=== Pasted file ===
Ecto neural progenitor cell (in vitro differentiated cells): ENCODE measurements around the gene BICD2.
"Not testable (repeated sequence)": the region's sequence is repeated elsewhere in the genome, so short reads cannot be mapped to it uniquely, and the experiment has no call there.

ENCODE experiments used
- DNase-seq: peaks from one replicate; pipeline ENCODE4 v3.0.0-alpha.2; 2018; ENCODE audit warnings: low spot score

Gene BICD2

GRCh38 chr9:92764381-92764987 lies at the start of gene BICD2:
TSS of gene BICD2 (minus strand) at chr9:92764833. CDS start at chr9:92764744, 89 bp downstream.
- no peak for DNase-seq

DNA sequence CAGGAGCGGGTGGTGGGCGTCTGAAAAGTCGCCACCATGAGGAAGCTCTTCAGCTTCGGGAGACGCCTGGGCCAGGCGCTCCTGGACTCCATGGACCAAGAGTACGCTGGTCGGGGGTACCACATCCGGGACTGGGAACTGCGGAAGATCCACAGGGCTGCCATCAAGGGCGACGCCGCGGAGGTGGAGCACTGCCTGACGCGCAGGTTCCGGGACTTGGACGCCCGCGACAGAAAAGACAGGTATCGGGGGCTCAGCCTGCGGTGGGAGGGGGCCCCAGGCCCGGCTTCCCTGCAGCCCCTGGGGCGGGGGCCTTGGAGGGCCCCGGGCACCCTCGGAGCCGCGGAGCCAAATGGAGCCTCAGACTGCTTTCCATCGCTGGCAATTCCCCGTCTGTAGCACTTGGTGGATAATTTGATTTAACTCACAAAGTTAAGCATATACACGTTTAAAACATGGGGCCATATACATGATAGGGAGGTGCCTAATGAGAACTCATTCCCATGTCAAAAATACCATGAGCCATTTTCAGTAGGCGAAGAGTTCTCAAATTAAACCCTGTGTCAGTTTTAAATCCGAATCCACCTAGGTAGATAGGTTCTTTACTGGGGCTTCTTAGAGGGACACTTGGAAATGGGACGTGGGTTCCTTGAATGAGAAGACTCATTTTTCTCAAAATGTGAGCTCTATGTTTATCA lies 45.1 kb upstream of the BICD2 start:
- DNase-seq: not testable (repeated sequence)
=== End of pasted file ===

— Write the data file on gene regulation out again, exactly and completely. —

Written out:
Ecto neural progenitor cell (in vitro differentiated cells): ENCODE measurements around the gene BICD2.
"Not testable (repeated sequence)": the region's sequence is repeated elsewhere in the genome, so short reads cannot be mapped to it uniquely, and the experiment has no call there.

ENCODE experiments used
- DNase-seq: peaks from one replicate; pipeline ENCODE4 v3.0.0-alpha.2; 2018; ENCODE audit warnings: low spot score

Gene BICD2

GRCh38 chr9:92764381-92764987 lies at the start of gene BICD2:
TSS of gene BICD2 (minus strand) at chr9:92764833. CDS start at chr9:92764744, 89 bp downstream.
- no peak for DNase-seq

DNA sequence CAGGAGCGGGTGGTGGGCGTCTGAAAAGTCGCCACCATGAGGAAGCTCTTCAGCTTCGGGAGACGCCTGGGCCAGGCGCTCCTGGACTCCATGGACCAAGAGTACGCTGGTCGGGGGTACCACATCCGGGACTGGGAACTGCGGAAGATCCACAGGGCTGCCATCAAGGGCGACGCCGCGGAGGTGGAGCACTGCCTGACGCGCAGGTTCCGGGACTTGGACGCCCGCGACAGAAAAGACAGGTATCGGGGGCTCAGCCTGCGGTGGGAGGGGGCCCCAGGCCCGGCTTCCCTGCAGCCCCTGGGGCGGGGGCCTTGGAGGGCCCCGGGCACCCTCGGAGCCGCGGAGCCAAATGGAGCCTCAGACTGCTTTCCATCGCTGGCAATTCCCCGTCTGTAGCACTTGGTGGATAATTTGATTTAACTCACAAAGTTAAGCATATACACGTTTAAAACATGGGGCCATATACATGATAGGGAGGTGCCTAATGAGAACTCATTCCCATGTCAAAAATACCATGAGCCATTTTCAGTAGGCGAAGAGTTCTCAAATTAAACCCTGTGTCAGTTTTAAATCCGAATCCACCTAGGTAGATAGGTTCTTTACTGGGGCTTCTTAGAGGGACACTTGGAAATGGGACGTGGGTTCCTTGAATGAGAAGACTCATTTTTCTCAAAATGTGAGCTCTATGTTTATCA lies 45.1 kb upstream of the BICD2 start:
- DNase-seq: not testable (repeated sequence)